Some of the ob­sta­cles Gins­burg her­self en­coun­tered now seem as­ton­ish­ing as well as in­fu­ri­at­ing. De­spite a glit­ter­ing aca­demic record — she earned a cov­eted spot on the Har­vard Law Re­view be­fore trans­fer­ring to Columbia and grad­u­at­ing tied for first in her class — Gins­burg was rebu˜ed uni­ver­sally by cor­po­rate law firms, in­clud­ing the one where she had com­pleted a sum­mer clerk­ship. In ƒ„‡„, women lawyers were an anom­aly, and Jews, too, still faced dis­crim­i­na­tion. The fact that Gins­burg was mar­ried and a mother didn’t help.

In De Hart’s telling, only the force­ful in­volve­ment of one of her Columbia pro­fes­sors, Ger­ald Gun­ther, sal­vaged her prospects. He strong-armed and ca­joled a fel­low Columbia law alum into o˜er­ing her a ju­di­cial clerk­ship. Not sur­pris­ingly, Gins­burg ex­celled. After a stint study­ing the Swedish le­gal sys­tem, she chose a teach­ing ca­reer, start­ing at Rut­gers Law School be­fore mov­ing on to Columbia.

Gins­burg’s char­ac­ter and for­ti­tude were man­i­fested along the way. Raised in the im­mi­grant strong­hold of Flat­bush, in Brook­lyn, Ruth “Kiki” Bader was an avid reader whose early in­flu­ences in­cluded Anne Frank and Hen­ri­etta Szold, founder of Hadas­sah. She suf­fered a dev­as­tat­ing loss when her mother, Celia Bader, died of can­cer just shy of Gins­burg’s high school grad­u­a­tion.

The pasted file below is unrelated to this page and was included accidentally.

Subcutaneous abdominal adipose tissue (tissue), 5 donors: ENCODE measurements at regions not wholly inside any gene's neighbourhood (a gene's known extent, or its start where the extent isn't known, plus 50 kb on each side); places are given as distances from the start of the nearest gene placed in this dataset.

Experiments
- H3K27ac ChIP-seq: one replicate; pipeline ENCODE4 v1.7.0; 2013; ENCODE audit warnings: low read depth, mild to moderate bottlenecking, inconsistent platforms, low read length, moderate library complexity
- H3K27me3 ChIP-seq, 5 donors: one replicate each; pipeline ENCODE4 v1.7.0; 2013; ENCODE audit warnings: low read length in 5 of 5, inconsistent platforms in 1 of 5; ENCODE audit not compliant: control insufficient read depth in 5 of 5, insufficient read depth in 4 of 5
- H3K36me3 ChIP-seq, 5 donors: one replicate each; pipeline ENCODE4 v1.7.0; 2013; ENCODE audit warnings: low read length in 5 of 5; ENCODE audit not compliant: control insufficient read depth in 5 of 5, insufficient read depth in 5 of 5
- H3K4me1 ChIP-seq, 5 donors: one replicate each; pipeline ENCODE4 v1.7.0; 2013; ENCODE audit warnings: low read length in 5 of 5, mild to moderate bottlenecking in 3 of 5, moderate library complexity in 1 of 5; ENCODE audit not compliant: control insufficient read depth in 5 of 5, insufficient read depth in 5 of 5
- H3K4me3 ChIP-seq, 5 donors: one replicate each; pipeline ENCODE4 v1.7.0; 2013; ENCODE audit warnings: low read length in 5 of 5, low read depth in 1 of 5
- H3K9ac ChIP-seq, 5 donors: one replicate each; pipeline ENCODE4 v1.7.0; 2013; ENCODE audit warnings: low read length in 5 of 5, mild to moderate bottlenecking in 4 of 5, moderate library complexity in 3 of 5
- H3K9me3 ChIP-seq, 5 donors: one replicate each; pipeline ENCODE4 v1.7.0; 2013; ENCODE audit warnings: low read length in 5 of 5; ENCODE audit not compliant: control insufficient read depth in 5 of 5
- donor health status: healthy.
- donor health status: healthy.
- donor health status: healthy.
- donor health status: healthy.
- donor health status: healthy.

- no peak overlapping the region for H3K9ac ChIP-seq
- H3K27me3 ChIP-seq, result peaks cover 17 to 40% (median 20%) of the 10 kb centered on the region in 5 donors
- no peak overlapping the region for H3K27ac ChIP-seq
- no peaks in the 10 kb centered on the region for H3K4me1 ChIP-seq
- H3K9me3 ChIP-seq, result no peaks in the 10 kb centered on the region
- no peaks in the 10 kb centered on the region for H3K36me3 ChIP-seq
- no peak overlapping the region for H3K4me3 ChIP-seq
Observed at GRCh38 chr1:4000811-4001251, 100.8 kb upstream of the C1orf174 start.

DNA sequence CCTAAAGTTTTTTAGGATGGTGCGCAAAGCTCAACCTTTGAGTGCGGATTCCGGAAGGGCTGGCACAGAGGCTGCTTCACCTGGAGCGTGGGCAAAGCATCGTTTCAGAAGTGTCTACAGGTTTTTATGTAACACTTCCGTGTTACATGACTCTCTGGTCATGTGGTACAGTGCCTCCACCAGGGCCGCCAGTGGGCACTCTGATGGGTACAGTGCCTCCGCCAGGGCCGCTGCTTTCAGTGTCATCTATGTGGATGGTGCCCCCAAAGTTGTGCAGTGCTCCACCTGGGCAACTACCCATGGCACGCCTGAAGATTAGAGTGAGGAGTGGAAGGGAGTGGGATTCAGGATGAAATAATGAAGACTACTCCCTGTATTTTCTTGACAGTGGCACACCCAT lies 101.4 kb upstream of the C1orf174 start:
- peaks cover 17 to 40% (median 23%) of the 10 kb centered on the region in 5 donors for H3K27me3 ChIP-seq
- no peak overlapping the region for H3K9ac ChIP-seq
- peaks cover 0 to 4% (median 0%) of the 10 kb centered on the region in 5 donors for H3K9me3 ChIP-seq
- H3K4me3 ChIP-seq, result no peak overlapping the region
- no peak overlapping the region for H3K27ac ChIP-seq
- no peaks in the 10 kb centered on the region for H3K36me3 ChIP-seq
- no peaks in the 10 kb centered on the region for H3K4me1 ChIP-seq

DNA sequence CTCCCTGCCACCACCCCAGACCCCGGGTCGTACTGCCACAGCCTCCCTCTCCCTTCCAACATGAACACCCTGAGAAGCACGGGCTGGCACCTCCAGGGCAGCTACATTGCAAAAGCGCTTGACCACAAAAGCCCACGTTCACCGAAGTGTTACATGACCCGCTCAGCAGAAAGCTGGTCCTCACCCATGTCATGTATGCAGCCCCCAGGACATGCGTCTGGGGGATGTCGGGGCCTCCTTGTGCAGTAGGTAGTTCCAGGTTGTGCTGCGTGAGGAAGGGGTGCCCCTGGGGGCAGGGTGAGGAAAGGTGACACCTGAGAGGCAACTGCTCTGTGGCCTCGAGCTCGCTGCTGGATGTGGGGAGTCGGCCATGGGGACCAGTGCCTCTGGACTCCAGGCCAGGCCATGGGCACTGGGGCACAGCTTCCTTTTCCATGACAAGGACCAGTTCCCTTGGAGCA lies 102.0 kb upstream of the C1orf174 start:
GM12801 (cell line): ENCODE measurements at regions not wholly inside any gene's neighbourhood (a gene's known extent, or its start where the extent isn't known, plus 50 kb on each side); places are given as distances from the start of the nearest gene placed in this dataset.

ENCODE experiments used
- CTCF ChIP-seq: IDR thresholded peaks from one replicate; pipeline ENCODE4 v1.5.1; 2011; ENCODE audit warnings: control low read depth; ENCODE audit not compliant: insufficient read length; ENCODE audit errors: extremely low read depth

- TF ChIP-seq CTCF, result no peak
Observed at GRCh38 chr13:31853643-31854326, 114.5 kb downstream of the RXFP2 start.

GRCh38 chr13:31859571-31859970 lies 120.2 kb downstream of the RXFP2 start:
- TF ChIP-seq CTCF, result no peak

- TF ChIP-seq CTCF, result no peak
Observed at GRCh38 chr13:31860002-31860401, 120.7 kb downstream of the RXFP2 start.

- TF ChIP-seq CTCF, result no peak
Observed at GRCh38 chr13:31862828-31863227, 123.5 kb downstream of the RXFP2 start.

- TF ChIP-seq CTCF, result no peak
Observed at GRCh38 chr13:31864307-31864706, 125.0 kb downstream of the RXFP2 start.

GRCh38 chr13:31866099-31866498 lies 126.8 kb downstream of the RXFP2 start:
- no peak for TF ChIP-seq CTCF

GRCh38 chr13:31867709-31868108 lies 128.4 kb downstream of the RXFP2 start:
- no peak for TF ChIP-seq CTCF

Re­served and sto­ical, Gins­burg kept her trou­bles mostly to her­self. Over the

years, she out-per­formed and out­worked her male com­peti­tors, pulling col­le­giate all-nighters long into adult­hood and re­fus­ing to al­low ei­ther ill­ness or grief to de­rail her.

Her great­est piece of luck seems to have been her mar­riage to her Cor­nell Univer­sity school­mate, “the clever, supremely con­fi­dent” Martin D. Gins­burg, who would be­come not just a prom­i­nent tax lawyer but also the most ac­com­mo­dat­ing and sup­port­ive of hus­bands.

As De Hart re­lates the story, “Marty” spied Ruth Bader on cam­pus and asked his room­mate to ar­range a date. The ro­mance be­gan slowly, as a close friend­ship, but gath­ered steam. De Hart quotes a male friend’s rec­ol­lec­tions: “Ruth was a won­der­ful stu­dent and a beau­ti­ful young woman. Most of the men were in awe of her, but Marty was not. He’s never been in awe of any­body.”